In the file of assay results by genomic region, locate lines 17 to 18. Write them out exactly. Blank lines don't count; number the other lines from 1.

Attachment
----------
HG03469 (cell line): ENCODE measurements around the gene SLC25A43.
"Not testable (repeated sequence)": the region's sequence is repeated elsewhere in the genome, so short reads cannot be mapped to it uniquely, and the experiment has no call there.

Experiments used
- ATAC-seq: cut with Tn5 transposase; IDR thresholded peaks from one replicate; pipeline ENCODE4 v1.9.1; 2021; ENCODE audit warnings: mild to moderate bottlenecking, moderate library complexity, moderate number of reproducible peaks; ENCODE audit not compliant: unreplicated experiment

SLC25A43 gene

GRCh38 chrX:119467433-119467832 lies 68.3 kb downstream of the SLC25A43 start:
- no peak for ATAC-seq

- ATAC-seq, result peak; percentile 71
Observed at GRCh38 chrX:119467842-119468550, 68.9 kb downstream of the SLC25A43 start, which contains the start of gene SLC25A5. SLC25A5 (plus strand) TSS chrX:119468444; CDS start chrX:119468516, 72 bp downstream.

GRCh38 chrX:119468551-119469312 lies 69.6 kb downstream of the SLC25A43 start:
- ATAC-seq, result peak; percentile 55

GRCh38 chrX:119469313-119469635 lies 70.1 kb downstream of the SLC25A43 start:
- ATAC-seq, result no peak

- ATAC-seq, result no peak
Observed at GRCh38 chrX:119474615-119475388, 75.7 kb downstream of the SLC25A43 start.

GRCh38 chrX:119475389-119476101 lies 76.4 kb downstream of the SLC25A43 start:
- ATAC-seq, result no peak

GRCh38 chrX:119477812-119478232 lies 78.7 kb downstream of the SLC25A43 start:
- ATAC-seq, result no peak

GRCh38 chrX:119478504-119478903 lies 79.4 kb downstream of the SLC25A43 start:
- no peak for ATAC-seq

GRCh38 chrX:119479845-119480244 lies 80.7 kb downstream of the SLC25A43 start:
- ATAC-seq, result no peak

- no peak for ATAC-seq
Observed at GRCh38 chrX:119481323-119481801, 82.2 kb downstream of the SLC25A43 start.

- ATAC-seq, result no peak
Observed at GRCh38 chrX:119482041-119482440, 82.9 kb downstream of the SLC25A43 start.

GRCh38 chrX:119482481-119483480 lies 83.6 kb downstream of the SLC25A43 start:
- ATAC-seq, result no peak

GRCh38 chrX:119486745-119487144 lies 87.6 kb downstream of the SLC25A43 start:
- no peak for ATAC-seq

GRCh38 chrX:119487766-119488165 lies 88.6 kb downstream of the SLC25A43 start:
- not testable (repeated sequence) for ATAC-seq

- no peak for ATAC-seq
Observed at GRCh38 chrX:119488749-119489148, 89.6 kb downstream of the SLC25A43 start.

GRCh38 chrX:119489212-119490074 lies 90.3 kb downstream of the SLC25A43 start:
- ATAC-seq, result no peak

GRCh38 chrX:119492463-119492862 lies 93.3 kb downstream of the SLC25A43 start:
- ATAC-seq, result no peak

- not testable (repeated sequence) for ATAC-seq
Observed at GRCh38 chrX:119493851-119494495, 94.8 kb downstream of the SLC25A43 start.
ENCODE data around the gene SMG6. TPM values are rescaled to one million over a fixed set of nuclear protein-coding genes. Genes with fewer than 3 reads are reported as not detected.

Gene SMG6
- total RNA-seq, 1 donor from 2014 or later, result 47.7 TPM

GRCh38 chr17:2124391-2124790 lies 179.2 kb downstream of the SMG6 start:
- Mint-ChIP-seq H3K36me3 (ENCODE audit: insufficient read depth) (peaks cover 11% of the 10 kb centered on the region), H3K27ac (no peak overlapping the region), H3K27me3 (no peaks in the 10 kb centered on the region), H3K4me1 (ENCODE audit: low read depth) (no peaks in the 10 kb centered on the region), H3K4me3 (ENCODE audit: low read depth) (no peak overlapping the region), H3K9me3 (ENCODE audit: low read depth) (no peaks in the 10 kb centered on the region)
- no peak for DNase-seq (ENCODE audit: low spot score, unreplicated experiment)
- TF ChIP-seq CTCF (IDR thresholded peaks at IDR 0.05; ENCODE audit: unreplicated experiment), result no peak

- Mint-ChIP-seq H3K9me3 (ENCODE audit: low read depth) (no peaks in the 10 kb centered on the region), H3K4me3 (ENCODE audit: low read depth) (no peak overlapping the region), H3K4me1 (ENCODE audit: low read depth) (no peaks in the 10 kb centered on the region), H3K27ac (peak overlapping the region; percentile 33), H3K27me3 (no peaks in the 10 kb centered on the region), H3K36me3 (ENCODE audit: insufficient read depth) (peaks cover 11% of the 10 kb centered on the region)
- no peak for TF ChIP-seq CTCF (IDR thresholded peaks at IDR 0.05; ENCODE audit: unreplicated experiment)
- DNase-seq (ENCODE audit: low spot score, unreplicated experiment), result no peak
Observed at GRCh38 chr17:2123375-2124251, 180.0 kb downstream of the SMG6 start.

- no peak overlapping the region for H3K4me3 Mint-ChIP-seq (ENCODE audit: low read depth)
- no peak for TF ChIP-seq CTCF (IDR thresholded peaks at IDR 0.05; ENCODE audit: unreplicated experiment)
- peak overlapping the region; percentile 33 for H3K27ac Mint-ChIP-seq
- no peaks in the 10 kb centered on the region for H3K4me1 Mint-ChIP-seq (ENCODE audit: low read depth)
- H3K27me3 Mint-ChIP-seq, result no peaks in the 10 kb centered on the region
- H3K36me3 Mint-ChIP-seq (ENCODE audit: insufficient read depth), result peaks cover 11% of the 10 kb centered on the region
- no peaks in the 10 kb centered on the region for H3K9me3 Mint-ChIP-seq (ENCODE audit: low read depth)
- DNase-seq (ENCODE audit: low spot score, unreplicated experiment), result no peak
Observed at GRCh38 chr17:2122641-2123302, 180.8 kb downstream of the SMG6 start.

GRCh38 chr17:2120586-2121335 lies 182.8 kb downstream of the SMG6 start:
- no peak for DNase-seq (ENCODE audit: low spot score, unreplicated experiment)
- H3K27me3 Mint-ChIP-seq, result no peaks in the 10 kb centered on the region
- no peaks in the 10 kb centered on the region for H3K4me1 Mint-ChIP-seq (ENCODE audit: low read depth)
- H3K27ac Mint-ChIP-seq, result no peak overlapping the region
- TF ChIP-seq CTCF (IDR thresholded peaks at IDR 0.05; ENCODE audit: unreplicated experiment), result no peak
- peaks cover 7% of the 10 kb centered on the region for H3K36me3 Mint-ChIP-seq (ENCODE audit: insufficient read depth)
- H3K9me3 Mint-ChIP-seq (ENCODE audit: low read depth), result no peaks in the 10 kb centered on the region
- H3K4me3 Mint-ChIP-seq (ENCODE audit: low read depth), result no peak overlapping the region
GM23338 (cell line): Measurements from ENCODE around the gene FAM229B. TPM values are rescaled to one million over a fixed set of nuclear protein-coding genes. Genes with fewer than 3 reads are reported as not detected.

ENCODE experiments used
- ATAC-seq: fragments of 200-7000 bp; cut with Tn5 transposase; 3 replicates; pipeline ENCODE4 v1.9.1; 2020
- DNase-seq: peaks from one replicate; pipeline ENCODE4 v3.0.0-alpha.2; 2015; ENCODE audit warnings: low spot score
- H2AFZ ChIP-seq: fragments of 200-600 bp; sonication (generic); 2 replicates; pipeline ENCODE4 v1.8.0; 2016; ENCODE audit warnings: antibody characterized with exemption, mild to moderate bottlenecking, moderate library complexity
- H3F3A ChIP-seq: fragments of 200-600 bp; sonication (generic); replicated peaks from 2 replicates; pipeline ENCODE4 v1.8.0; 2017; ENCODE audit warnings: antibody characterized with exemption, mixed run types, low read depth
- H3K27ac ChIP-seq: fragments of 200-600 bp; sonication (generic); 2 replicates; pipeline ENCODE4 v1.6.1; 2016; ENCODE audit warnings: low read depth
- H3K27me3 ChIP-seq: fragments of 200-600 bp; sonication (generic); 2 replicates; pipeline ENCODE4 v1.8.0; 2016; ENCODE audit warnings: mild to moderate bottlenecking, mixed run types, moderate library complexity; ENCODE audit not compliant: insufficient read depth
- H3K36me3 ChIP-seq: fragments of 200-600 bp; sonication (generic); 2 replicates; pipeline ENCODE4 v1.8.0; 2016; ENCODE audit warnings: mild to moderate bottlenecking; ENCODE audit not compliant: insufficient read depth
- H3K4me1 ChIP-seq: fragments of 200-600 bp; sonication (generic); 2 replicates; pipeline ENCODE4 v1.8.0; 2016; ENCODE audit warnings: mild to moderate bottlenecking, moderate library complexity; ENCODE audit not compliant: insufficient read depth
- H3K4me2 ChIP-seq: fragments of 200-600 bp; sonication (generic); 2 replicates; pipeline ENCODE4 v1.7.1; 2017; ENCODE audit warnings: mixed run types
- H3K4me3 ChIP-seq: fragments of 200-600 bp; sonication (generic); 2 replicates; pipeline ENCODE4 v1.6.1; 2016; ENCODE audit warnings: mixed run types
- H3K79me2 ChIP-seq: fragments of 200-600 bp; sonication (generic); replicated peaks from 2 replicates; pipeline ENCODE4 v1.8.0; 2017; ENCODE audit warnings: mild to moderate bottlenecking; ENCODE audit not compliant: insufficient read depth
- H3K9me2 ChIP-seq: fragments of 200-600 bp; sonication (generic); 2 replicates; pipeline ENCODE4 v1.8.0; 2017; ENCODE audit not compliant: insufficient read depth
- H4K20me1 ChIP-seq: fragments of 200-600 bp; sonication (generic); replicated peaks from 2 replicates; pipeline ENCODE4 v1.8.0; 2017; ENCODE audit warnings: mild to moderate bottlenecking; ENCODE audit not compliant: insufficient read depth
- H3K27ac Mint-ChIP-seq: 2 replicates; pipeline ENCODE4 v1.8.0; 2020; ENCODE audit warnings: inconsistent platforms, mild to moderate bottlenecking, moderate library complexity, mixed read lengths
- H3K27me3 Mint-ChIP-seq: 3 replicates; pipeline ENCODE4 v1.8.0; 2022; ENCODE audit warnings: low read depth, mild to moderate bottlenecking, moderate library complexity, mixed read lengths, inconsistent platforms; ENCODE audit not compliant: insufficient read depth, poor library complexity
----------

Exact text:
- ATAC-seq, result no peak

GRCh38 chrX:119477812-119478232 lies 78.7 kb downstream of the SLC25A43 start: